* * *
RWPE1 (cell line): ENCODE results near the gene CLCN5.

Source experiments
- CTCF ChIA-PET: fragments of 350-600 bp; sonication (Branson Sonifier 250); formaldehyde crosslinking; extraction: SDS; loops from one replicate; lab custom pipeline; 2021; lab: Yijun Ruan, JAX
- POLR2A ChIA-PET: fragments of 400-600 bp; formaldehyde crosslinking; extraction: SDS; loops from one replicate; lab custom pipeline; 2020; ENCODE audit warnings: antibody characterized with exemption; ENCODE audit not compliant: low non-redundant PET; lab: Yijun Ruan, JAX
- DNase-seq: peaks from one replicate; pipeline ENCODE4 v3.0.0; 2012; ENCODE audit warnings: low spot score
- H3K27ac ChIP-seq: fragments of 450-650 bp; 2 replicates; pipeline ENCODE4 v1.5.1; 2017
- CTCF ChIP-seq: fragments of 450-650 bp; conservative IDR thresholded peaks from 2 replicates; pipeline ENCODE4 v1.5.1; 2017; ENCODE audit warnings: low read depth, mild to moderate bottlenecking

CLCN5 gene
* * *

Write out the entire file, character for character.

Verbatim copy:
RWPE1 (cell line): ENCODE results near the gene CLCN5.

Source experiments
- CTCF ChIA-PET: fragments of 350-600 bp; sonication (Branson Sonifier 250); formaldehyde crosslinking; extraction: SDS; loops from one replicate; lab custom pipeline; 2021; lab: Yijun Ruan, JAX
- POLR2A ChIA-PET: fragments of 400-600 bp; formaldehyde crosslinking; extraction: SDS; loops from one replicate; lab custom pipeline; 2020; ENCODE audit warnings: antibody characterized with exemption; ENCODE audit not compliant: low non-redundant PET; lab: Yijun Ruan, JAX
- DNase-seq: peaks from one replicate; pipeline ENCODE4 v3.0.0; 2012; ENCODE audit warnings: low spot score
- H3K27ac ChIP-seq: fragments of 450-650 bp; 2 replicates; pipeline ENCODE4 v1.5.1; 2017
- CTCF ChIP-seq: fragments of 450-650 bp; conservative IDR thresholded peaks from 2 replicates; pipeline ENCODE4 v1.5.1; 2017; ENCODE audit warnings: low read depth, mild to moderate bottlenecking

CLCN5 gene